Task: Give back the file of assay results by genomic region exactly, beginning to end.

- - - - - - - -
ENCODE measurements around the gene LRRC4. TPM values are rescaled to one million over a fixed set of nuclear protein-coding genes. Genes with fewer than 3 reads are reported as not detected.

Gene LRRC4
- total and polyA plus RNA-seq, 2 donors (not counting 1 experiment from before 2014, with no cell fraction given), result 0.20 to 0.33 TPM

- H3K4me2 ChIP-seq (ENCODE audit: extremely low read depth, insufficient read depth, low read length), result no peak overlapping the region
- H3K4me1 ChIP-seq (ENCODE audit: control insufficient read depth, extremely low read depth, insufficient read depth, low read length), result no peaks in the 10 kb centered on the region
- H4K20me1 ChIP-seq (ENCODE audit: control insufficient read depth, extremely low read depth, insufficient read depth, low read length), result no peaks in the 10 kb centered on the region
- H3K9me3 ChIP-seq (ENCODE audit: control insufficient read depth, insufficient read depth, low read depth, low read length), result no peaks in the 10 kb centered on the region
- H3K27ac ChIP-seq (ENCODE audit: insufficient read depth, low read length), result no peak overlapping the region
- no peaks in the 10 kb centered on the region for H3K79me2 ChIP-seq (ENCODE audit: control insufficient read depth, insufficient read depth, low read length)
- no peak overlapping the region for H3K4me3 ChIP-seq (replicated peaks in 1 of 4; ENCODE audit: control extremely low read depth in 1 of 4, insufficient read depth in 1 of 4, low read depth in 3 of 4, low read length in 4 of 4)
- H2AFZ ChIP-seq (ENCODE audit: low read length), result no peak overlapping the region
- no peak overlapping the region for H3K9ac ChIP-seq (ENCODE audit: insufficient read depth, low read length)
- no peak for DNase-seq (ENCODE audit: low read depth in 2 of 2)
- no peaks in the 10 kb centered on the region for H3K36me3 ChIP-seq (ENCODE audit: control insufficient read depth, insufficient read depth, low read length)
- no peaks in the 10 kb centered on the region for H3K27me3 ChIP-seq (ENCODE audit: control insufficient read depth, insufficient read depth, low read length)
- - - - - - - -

ENCODE measurements around the gene LRRC4. TPM values are rescaled to one million over a fixed set of nuclear protein-coding genes. Genes with fewer than 3 reads are reported as not detected.

Gene LRRC4
- total and polyA plus RNA-seq, 2 donors (not counting 1 experiment from before 2014, with no cell fraction given), result 0.20 to 0.33 TPM

- H3K4me2 ChIP-seq (ENCODE audit: extremely low read depth, insufficient read depth, low read length), result no peak overlapping the region
- H3K4me1 ChIP-seq (ENCODE audit: control insufficient read depth, extremely low read depth, insufficient read depth, low read length), result no peaks in the 10 kb centered on the region
- H4K20me1 ChIP-seq (ENCODE audit: control insufficient read depth, extremely low read depth, insufficient read depth, low read length), result no peaks in the 10 kb centered on the region
- H3K9me3 ChIP-seq (ENCODE audit: control insufficient read depth, insufficient read depth, low read depth, low read length), result no peaks in the 10 kb centered on the region
- H3K27ac ChIP-seq (ENCODE audit: insufficient read depth, low read length), result no peak overlapping the region
- no peaks in the 10 kb centered on the region for H3K79me2 ChIP-seq (ENCODE audit: control insufficient read depth, insufficient read depth, low read length)
- no peak overlapping the region for H3K4me3 ChIP-seq (replicated peaks in 1 of 4; ENCODE audit: control extremely low read depth in 1 of 4, insufficient read depth in 1 of 4, low read depth in 3 of 4, low read length in 4 of 4)
- H2AFZ ChIP-seq (ENCODE audit: low read length), result no peak overlapping the region
- no peak overlapping the region for H3K9ac ChIP-seq (ENCODE audit: insufficient read depth, low read length)
- no peak for DNase-seq (ENCODE audit: low read depth in 2 of 2)
- no peaks in the 10 kb centered on the region for H3K36me3 ChIP-seq (ENCODE audit: control insufficient read depth, insufficient read depth, low read length)
- no peaks in the 10 kb centered on the region for H3K27me3 ChIP-seq (ENCODE audit: control insufficient read depth, insufficient read depth, low read length)